By Ryan Divish The News Tribune
NASHVILLE — General manager Jack Zduriencik wouldn’t comment on it. Manager Eric Wedge at least acknowledged it. And sources within the Seattle Mariners organization confirmed it.
The Mariners agreed in principle to a one-year contract with free-agent outfielder Jason Bay on Wednesday afternoon.
“I can’t comment on that right now,” Zduriencik said early Wednesday evening at baseball’s winter meetings.
But by then it was a pretty common understanding that the one-time All-Star outfielder with the Pirates and Red Sox would be signing with the Mariners.
Bay will have to undergo a physical before officially signing the contract. And because it will be a major-league contract, the Mariners must place Bay on their 40-man roster. As of Wednesday, the 40-man roster was full, meaning a player would have to be designated for assignment to make room.
Since Bay, who was born in British Columbia and played collegiately at North Idaho and Gonzaga, resides in Kirkland, there’s a chance the deal could be announced as early Friday.
Rumors of how much the Mariners are going to pay Bay have varied. A report from CBS Sports said Bay was going to get “seven figures” — implying that it would be in the millions. But expect the deal to be a one-year contract for around $700,000, according to sources. There may be some incentives as well.
This move in no way stops Zduriencik’s pursuit for hitting.
“We’ve had several meetings today with clubs and player representatives,” Zduriencik said. “We are still going to push forward and explore every option. You just keep doing your work and hope something clicks.”
While Zduriencik wouldn’t comment specifically on Bay, Wedge did talk a little about Bay and the possibility of success.
“He’s a guy that we’ve been talking to, but nothing’s done yet,” Wedge said. “It’s an interesting story, it’s an interesting situation. If you are able to make it happen, you’ve got to feel good about taking a chance on a guy that’s been a great performer at times at the big-league level. Add some strength with a right-handed bat. He’s a high character guy, hard worker, good personal. He’s had a tough couple of years.”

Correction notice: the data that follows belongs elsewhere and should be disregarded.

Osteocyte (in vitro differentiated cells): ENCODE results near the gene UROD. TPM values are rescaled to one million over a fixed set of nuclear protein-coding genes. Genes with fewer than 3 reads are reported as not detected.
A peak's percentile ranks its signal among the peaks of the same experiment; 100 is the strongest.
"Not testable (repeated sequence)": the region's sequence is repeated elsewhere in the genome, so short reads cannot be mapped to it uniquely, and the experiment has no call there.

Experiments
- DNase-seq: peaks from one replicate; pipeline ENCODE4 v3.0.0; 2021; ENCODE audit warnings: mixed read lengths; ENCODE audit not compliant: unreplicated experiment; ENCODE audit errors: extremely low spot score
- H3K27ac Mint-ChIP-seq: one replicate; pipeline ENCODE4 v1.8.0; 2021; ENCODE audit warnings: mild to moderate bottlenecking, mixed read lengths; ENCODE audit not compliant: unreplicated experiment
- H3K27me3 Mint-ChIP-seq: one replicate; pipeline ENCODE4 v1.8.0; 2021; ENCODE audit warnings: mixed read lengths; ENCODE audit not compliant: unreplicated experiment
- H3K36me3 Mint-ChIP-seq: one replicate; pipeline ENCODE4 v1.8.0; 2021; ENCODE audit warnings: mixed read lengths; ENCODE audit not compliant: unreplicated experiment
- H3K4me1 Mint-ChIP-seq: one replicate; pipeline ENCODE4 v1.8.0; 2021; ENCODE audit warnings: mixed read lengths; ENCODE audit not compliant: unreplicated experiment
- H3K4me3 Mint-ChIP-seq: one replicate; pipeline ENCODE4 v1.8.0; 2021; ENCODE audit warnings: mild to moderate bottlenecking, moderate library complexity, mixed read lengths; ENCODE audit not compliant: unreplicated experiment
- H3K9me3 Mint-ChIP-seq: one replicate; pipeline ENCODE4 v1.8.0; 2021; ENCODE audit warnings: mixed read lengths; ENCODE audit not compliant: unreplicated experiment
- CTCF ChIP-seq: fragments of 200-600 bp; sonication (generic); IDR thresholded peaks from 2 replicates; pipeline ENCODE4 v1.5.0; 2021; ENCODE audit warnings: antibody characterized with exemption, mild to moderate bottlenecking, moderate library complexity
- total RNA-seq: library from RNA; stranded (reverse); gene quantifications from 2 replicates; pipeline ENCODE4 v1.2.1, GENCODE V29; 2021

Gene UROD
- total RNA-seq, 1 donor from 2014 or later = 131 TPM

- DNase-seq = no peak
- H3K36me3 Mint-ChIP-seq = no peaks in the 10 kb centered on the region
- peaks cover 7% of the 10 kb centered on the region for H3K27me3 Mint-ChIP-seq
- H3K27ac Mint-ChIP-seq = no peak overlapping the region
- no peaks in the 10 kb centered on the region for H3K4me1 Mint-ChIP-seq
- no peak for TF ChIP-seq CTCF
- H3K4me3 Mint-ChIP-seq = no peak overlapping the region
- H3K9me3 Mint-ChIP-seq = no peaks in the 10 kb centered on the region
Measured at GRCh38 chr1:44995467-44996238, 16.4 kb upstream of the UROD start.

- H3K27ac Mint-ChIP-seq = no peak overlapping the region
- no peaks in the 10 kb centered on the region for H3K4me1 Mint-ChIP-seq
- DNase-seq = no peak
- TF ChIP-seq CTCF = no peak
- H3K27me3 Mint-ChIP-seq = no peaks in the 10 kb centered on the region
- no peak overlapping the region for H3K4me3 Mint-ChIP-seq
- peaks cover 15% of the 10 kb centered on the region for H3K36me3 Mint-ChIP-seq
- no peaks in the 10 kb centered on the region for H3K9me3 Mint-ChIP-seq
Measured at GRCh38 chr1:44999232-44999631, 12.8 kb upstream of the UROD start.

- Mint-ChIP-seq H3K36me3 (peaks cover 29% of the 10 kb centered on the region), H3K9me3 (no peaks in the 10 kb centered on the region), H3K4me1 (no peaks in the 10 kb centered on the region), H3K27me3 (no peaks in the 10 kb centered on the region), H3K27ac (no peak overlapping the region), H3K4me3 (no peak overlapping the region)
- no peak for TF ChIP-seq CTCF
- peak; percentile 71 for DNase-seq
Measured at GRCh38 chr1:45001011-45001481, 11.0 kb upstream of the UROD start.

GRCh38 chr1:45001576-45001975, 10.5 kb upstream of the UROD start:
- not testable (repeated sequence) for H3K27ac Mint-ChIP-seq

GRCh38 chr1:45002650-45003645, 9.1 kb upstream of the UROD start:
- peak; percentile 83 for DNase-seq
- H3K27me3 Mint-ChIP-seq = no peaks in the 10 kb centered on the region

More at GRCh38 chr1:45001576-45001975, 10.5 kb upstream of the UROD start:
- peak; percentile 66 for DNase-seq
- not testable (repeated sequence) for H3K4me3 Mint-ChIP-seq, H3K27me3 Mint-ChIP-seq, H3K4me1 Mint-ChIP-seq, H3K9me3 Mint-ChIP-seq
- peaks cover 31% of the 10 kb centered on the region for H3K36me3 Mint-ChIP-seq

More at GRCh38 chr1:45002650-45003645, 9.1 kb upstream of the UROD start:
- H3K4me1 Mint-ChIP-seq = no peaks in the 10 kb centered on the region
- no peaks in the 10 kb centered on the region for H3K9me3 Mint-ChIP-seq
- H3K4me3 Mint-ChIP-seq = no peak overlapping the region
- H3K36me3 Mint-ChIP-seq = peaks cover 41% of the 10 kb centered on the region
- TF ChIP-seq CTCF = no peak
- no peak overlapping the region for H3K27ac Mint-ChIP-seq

Tough might be an understatement.
Bay had a solid 2009 season, hitting .267 with 36 homers and 119 RBI and a .921 on-base plus slugging percentage (OPS).
On the heels of that season, he signed a 4-year, $66 million deal with the New York Mets. But Bay never lived up to the contract. He started off slowly and was hampered by an assortment of injuries. He missed games, and when he did play, he didn’t produce. He became the face of the Mets’ struggles.
During his three seasons with the Mets, Bay played in 288 games. He had 1,125 plate appearances, and hit .234 with a .318 on-base percentage, a .369 slugging percentage and struck out 285 times.
This past season he was plagued by concussion effects and then saw his playing time dwindle. It was to the point that the Mets decided to buy him out of the remainder of his contract and let him become a free agent.
Bay was owed $16 million in salary, a $3 million buyout and $2 million from his signing bonus.
Could Bay return to his 2009 form? It seems unlikely. But he could be able to contribute to a team in dire need of offense.
It’s a low-risk, perhaps medium-reward move.
Bay is a low-maintenance player in the clubhouse, and the type of presence Wedge would like to have around his young team.
The Mariners have a glut of outfielders, but there are questions surrounding all of them. Michael Saunders is coming off a semi-breakout year, but still needs to be better. Franklin Gutierrez has played in just 132 games combined the past two seasons, and has not been able to stay healthy. Eric Thames and Casper Wells have yet to show any sustained consistency at the big-league level.
“I think they all need to take the next step,” Zduriencik said. “You have to leave your doors wide open.”
There are no guarantees for roster spot, let alone a starting spot for Bay.
With such a low contract, the Mariners could easily part ways with Bay if he can’t contribute.
“We have to see how it all plays out,” Wedge said. “Nothing’s done yet. If it does play out, I think we’re going to have a few situations like that.”